SNP renews calls for repatriation of powers ahead of Michael Gove announcement that farming subsidies must be earned after Brexit

Written by Nicholas Mairs and Jenni Davidson on 21 July 2017 in News

UK Environment Secretary Michael Gove will make a speech today announcing changes to farming subsidies after Britain leaves the EU

Farming - Image credit: Press Association

The SNP is renewing calls for powers over agriculture, fisheries and the rural economy to be repatriated to Scotland, as a result of an expected UK Government announcement of changes to agricultural subsidies after Brexit later today.

Farmers will only get taxpayer subsidies after Brexit if they do more to protect the environment, UK Environment Secretary Michael Gove will say.

In a major speech pledging a "green Brexit", the Environment Secretary will pledge to scrap the current EU policy which sees farmers claim funds based on the amount of land they own.

Gove will say that puts resources in the hands of the wealthy rather than those who work hard to protect the rural way of life.


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“Leaving the EU gives us a once in a lifetime opportunity to reform how we care for our land, our rivers and our seas, how we recast our ambition for our country’s environment, and the planet.

“In short, it means delivering a Green Brexit," he will say in today’s speech.

“The Common Agricultural Policy (CAP) rewards size of land-holding ahead of good environmental practice, puts resources in the hands of the already wealthy, and encourages patterns of land use which are wasteful of natural resources.”

The UK Government has promised to keep overall payments at the same level until 2022.

Gove will add that protecting the “human ecology” of Britain’s countryside is vital, where farming without subsidy is not possible.

“There are very good reasons why we should provide support for agriculture.

Seventy per cent of our land is farmed – beautiful landscape has not happened by accident but has been actively managed.

“Agriculture is an industry more susceptible to outside shocks and unpredictable events – whether it’s the weather or disease.

“So financial assistance and mechanisms which can smooth out the vicissitudes farmers face make sense."

Responding to the expected announcement, the SNP is calling for powers over agriculture, as well as fisheries and the rural economy, to be repatriated to Scotland after Brexit, citing fears that farming and fishing will be left without continued financial support from the UK Government beyond 2022. 

SNP MSP Stewart Stevenson, who is a member of Holyrood’s Rural Economy committee, said: “This is an unambiguous Tory threat to continued agricultural support funding after 2022 – that is the stark post-Brexit reality which the UK Government is now proposing for our rural communities.

“Scottish farmers, like others across the UK, rely heavily on farming subsidies and their farm payments must be protected.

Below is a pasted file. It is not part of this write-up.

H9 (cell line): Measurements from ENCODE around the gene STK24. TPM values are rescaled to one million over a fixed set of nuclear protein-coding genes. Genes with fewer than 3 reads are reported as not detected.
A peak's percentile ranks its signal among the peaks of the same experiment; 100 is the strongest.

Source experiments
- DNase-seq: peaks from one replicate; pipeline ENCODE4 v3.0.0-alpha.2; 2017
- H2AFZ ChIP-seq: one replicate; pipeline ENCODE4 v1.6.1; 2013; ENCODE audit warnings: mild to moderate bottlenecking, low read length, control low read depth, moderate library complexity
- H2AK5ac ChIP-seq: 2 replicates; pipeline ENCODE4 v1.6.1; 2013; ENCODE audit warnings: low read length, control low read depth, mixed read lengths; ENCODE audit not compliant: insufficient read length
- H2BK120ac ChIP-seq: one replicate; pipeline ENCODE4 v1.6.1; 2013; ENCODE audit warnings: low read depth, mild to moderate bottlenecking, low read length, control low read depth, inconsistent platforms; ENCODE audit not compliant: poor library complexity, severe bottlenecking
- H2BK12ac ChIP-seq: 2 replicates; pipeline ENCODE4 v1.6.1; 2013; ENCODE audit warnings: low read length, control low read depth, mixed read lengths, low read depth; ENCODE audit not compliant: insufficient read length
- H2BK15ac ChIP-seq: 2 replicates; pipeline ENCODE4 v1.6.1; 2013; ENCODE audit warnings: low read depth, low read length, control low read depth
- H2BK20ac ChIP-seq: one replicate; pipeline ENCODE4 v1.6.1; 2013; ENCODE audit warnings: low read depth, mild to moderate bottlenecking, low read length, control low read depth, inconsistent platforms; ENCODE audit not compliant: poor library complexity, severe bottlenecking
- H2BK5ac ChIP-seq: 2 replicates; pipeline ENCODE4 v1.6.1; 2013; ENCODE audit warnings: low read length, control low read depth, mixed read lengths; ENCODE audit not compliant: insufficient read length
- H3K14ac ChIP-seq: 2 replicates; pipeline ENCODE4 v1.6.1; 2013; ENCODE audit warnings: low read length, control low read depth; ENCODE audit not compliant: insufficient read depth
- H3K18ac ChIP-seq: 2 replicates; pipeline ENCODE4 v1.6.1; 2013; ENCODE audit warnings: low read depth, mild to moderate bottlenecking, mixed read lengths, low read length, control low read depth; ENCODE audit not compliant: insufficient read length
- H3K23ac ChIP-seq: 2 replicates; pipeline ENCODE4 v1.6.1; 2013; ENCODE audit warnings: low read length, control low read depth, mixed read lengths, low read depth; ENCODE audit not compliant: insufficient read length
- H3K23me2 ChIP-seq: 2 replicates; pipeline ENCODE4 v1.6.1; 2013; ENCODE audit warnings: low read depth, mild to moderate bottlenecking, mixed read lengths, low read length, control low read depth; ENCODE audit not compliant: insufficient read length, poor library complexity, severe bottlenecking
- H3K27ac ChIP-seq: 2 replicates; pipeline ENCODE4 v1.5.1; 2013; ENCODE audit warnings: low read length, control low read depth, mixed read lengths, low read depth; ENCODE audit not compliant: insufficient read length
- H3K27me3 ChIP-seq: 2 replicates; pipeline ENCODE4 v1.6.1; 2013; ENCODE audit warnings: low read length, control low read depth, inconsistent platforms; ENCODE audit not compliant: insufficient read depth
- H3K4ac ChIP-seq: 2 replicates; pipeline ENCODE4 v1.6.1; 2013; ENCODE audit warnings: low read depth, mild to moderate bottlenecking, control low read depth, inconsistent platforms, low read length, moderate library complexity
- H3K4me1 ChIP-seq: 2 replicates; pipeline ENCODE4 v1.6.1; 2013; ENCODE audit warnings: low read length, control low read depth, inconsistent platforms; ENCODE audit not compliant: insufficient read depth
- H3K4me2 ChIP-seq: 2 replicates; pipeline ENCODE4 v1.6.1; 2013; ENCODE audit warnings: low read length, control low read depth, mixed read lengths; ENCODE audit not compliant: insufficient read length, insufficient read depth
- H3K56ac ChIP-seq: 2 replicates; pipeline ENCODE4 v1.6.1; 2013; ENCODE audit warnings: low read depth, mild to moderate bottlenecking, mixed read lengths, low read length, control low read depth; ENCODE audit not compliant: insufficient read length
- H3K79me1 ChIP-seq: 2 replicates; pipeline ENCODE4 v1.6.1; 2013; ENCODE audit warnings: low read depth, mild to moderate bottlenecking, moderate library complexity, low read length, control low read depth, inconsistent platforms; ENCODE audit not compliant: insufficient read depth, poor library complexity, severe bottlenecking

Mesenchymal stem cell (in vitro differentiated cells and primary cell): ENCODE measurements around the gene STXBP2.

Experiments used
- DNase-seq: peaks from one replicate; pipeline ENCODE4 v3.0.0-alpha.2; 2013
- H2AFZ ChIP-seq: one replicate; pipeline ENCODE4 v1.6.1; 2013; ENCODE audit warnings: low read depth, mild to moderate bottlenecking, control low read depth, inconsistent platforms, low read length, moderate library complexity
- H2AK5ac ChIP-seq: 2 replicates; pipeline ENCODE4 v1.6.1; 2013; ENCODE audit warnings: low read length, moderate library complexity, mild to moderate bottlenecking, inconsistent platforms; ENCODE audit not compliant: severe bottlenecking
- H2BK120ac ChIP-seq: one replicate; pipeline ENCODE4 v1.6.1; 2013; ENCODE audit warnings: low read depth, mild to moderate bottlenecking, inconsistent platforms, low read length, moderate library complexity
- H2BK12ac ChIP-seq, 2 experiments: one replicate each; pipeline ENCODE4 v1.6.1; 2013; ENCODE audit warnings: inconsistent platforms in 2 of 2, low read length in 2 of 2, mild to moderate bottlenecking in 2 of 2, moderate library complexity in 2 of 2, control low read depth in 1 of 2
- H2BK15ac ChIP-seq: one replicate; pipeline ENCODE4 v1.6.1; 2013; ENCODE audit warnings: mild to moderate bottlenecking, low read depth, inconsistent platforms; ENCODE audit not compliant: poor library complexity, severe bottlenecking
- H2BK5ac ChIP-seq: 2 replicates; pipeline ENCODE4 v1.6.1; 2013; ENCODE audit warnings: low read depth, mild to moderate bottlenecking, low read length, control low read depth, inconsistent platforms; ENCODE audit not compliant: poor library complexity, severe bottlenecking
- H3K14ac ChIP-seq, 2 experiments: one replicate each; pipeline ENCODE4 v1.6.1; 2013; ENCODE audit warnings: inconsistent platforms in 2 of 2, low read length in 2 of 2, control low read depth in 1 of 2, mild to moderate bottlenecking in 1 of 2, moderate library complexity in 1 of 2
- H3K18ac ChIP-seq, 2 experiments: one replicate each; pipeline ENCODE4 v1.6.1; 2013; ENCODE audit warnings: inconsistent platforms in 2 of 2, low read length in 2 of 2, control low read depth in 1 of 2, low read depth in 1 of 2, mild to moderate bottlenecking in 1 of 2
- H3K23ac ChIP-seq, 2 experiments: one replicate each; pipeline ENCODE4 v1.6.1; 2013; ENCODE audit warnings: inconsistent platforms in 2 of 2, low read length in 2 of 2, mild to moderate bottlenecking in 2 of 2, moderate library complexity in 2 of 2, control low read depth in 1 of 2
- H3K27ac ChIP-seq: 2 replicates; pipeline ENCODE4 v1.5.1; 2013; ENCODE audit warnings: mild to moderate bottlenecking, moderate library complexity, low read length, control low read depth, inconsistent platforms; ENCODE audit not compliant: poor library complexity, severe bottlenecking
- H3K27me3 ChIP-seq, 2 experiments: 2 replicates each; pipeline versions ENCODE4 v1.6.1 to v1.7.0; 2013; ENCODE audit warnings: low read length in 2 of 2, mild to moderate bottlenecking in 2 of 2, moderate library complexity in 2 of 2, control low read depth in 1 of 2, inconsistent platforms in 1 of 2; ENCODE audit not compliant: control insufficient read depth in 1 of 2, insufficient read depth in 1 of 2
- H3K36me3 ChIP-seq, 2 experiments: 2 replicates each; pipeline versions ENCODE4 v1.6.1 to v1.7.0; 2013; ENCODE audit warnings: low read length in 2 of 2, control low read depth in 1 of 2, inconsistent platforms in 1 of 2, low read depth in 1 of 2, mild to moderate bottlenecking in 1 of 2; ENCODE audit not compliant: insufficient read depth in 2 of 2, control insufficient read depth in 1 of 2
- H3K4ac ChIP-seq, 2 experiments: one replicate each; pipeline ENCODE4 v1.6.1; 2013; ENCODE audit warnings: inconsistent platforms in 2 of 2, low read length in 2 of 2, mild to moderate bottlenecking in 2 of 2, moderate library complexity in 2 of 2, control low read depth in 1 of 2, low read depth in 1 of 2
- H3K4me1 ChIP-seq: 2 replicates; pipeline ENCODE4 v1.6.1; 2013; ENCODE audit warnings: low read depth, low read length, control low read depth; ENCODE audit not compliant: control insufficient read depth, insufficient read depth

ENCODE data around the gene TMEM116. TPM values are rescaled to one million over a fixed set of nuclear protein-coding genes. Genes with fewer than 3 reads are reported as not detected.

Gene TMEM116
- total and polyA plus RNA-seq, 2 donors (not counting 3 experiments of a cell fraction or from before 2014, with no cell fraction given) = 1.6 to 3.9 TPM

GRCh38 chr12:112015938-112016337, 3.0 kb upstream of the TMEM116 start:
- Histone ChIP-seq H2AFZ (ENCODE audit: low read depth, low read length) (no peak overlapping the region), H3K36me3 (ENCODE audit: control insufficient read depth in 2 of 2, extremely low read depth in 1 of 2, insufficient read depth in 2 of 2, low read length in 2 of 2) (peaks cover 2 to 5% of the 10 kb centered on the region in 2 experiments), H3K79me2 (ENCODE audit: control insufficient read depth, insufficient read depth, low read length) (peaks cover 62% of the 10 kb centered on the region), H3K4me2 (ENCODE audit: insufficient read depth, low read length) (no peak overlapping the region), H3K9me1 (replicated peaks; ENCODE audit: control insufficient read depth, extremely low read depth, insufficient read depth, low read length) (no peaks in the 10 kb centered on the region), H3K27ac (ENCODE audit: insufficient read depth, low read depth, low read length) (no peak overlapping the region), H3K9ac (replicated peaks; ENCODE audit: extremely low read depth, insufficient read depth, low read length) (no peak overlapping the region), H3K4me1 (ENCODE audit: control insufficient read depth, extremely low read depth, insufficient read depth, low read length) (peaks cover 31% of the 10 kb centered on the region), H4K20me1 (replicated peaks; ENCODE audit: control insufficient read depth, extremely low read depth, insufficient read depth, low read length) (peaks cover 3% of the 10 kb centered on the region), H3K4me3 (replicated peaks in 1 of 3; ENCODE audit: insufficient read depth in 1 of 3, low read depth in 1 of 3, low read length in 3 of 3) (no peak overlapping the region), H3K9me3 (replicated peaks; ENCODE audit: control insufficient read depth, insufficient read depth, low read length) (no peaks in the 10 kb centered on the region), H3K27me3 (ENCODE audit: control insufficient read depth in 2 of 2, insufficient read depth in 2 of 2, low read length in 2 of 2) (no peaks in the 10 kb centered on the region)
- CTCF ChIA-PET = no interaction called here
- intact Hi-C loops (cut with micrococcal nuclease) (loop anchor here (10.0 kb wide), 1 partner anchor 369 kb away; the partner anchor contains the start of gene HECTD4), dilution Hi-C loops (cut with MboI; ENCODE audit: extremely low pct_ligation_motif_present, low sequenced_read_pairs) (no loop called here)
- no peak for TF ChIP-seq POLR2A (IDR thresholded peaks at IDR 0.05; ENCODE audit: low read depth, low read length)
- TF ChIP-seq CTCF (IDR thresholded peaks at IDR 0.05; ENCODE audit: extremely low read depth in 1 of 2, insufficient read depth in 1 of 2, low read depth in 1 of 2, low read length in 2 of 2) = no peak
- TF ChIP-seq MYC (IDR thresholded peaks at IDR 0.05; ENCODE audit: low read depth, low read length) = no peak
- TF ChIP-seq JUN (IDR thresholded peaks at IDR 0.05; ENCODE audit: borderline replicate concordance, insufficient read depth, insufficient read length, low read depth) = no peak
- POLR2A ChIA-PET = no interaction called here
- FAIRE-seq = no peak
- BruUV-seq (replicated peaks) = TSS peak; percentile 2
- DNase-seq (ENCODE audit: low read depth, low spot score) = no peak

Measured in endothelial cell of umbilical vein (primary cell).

“Michael Gove’s empty rhetoric and false promises during the Brexit campaign have long since been exposed, and now he is backtracking on all the assurances he has ever made to Scotland.

“Powers over agriculture and fisheries must be repatriated to Scotland to enable a localised approach to these sectors and to put them and the wider natural environment at the heart of what we do.

“And it is vital that UK funding follows the powers to enable delivery.

“The Tory government has demonstrated that they cannot be trusted to champion Scottish farmers’ interests, and we cannot let them use Brexit as cover for a naked power grab that will leave Scotland’s farmers worse off.”

Cabinet Secretary for Rural Economy Fergus Ewing said: "As is becoming clearer by the day, Brexit is by far the biggest threat to rural Scotland and that is why we have always been clear that remaining within the EU – and the world’s largest single market – is the best option for our future.

"We have repeatedly made clear that Brexit should not be used as cover for a ‘power grab’, and that powers in areas such as agriculture, fisheries and environmental protection should return to Scotland – not Westminster.

"No one is suggesting we cut ourselves off from collaboration, but this must be done on the basis of respect for the devolved administrations.

"We are prepared to agree any UK-wide approach that is necessary on withdrawal from the EU, but this must be negotiated between the governments, not imposed by the UK Government.

"It is very concerning that the UK [Government]  is threatening future agricultural support post-2022, without any consultation with the devolved administrations.

"Scottish farming is more reliant on CAP funds than the rest of the UK due to issues of remoteness and land abandonment, and any attempt to cut support will be strongly opposed by the Scottish Government.

"It is therefore vital that we have a balanced approach to future funding that reflects the importance of environmental as well as social and economic aspects, while promoting the high quality environment that is a foundation of our rural economy.

"The current CAP is not perfect, but the EU is already looking at CAP reform, so we have an opportunity to improve it.

"That is why we have already insisted that the UK must not disengage from the CAP reform process – as they have done."

The Scottish Government has repeatedly come under fire over CAP payments, with IT system problems meaning nearly five per cent of payments due to farmers were outstanding by the 30 June deadline.

This follows similar delays last year, where the Scottish Government received an extension the EU's payment deadline from the European Commission.

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